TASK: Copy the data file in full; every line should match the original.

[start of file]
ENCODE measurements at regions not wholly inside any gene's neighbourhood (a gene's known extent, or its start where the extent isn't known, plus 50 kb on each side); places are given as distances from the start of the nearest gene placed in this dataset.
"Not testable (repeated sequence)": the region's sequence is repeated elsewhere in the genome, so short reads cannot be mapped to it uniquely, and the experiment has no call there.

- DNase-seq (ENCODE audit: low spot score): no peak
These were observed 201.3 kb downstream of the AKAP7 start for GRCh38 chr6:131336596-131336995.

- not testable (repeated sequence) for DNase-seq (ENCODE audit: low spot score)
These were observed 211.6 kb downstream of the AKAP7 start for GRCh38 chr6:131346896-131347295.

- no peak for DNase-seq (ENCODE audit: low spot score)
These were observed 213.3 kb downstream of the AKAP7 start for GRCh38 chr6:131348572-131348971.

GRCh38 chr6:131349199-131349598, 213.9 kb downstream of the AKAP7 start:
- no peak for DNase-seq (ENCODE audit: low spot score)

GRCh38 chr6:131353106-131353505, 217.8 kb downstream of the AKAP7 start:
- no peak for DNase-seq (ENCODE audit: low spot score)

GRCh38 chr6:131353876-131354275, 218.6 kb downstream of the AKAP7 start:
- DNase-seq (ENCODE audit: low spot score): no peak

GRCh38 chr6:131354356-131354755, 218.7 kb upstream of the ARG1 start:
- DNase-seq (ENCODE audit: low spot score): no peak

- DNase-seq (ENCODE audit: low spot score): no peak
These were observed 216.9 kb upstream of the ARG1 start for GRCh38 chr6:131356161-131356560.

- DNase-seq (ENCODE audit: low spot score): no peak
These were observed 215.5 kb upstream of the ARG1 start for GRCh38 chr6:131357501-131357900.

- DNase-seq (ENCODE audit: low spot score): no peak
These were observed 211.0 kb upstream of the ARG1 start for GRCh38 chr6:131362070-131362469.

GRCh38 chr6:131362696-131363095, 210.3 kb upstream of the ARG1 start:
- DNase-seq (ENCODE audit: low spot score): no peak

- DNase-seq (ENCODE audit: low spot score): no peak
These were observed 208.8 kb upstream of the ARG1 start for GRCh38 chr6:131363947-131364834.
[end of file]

ENCODE measurements at regions not wholly inside any gene's neighbourhood (a gene's known extent, or its start where the extent isn't known, plus 50 kb on each side); places are given as distances from the start of the nearest gene placed in this dataset.
"Not testable (repeated sequence)": the region's sequence is repeated elsewhere in the genome, so short reads cannot be mapped to it uniquely, and the experiment has no call there.

- DNase-seq (ENCODE audit: low spot score): no peak
These were observed 201.3 kb downstream of the AKAP7 start for GRCh38 chr6:131336596-131336995.

- not testable (repeated sequence) for DNase-seq (ENCODE audit: low spot score)
These were observed 211.6 kb downstream of the AKAP7 start for GRCh38 chr6:131346896-131347295.

- no peak for DNase-seq (ENCODE audit: low spot score)
These were observed 213.3 kb downstream of the AKAP7 start for GRCh38 chr6:131348572-131348971.

GRCh38 chr6:131349199-131349598, 213.9 kb downstream of the AKAP7 start:
- no peak for DNase-seq (ENCODE audit: low spot score)

GRCh38 chr6:131353106-131353505, 217.8 kb downstream of the AKAP7 start:
- no peak for DNase-seq (ENCODE audit: low spot score)

GRCh38 chr6:131353876-131354275, 218.6 kb downstream of the AKAP7 start:
- DNase-seq (ENCODE audit: low spot score): no peak

GRCh38 chr6:131354356-131354755, 218.7 kb upstream of the ARG1 start:
- DNase-seq (ENCODE audit: low spot score): no peak

- DNase-seq (ENCODE audit: low spot score): no peak
These were observed 216.9 kb upstream of the ARG1 start for GRCh38 chr6:131356161-131356560.

- DNase-seq (ENCODE audit: low spot score): no peak
These were observed 215.5 kb upstream of the ARG1 start for GRCh38 chr6:131357501-131357900.

- DNase-seq (ENCODE audit: low spot score): no peak
These were observed 211.0 kb upstream of the ARG1 start for GRCh38 chr6:131362070-131362469.

GRCh38 chr6:131362696-131363095, 210.3 kb upstream of the ARG1 start:
- DNase-seq (ENCODE audit: low spot score): no peak

- DNase-seq (ENCODE audit: low spot score): no peak
These were observed 208.8 kb upstream of the ARG1 start for GRCh38 chr6:131363947-131364834.